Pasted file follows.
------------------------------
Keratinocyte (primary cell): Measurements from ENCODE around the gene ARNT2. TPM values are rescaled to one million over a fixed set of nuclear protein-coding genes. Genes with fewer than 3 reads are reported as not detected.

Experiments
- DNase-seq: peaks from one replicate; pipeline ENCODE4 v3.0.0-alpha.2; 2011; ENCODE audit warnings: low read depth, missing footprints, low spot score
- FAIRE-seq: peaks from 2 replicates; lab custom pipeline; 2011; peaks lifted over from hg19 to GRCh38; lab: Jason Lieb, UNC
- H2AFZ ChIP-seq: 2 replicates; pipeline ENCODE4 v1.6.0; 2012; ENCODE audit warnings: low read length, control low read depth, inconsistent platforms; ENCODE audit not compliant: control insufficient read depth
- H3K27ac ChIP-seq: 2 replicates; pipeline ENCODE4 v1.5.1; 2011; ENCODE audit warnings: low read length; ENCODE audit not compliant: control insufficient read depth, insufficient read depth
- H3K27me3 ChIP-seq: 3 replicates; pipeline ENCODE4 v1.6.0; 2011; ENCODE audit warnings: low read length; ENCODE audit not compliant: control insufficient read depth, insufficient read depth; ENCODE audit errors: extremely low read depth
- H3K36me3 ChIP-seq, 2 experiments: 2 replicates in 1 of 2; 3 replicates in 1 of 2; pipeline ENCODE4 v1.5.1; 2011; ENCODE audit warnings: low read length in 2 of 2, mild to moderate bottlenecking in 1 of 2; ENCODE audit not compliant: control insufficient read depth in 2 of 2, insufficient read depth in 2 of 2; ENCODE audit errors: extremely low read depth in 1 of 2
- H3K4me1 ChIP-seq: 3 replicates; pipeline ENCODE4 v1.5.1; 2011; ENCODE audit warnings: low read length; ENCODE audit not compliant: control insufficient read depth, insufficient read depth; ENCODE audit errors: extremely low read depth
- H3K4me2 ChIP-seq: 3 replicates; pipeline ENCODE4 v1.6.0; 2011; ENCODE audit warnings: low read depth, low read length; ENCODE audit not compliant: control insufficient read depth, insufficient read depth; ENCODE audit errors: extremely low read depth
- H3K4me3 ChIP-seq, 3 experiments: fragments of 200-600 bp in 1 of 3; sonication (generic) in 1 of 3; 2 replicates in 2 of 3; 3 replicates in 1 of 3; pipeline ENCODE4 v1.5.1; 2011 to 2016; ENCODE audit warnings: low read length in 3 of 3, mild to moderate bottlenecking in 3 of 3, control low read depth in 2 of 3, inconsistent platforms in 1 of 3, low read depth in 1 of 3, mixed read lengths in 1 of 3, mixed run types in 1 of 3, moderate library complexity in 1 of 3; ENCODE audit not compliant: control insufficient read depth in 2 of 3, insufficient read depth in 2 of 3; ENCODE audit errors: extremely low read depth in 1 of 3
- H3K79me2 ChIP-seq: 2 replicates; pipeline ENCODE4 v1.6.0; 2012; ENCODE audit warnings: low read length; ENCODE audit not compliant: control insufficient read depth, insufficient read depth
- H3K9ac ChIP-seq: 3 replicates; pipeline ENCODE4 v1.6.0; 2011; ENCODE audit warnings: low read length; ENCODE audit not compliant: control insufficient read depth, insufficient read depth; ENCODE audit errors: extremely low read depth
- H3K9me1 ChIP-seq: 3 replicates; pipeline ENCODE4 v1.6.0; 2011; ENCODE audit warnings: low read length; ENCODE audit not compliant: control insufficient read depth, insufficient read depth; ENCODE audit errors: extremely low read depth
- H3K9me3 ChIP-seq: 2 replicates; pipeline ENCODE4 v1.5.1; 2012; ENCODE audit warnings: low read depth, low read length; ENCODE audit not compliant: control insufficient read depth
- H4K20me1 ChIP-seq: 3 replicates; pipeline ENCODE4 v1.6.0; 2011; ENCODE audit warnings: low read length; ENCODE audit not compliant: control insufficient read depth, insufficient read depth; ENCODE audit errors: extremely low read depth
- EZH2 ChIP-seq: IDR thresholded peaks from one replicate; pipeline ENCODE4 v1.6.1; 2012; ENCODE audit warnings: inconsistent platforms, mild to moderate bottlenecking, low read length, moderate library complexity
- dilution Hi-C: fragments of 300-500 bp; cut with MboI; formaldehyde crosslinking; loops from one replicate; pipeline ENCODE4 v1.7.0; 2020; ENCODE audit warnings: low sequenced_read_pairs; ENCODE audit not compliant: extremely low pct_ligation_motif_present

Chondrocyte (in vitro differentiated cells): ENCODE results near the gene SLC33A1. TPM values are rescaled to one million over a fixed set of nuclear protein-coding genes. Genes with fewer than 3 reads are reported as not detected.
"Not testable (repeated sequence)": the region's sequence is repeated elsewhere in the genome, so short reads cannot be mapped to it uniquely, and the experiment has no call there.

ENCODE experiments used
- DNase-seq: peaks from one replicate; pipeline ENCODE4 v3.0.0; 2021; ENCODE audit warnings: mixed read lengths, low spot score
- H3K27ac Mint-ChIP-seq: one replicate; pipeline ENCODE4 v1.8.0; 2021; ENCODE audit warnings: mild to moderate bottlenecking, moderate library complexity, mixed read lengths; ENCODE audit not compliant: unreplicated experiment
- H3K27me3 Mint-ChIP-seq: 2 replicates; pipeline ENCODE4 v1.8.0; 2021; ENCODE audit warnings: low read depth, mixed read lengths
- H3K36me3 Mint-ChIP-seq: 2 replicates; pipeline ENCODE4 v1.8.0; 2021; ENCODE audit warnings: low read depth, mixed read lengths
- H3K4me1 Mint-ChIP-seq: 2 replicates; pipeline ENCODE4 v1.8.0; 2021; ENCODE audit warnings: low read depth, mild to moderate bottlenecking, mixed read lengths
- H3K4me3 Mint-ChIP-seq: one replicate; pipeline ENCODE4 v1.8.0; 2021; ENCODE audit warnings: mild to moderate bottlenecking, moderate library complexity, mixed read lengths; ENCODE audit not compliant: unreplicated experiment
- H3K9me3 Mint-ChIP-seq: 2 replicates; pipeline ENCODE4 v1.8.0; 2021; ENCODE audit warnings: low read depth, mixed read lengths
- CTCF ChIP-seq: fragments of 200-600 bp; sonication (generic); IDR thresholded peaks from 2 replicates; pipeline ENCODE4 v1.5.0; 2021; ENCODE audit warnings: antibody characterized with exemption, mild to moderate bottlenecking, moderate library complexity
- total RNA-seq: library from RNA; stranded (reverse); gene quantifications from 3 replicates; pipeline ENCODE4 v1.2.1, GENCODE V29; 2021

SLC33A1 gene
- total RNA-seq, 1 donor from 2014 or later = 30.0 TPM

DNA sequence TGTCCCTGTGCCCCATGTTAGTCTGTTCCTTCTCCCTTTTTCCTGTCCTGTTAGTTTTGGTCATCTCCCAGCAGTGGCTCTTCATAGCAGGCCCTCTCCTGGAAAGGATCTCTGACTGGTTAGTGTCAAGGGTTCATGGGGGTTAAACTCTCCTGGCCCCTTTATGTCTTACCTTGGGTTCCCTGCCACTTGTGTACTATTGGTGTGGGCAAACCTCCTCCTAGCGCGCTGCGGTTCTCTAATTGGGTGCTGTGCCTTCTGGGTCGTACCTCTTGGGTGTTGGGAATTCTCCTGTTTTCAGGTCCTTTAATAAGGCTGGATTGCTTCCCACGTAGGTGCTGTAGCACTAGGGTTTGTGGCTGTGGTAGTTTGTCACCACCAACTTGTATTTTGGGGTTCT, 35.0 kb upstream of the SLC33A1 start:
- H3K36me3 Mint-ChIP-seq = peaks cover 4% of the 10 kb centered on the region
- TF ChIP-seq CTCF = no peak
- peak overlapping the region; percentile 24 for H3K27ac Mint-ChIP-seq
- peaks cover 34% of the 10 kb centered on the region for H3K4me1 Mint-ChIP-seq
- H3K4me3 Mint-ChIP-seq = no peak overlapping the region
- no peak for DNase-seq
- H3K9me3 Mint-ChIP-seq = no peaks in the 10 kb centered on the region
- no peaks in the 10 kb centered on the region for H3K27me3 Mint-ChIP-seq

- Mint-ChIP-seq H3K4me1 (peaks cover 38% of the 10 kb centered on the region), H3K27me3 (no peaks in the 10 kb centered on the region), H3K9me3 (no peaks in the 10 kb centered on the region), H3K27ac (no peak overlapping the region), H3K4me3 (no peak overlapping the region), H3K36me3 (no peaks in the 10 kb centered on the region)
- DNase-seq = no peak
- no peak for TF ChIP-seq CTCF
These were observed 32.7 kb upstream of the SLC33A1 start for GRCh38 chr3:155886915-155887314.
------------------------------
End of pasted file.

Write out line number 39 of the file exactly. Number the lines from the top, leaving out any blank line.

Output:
- no peak for DNase-seq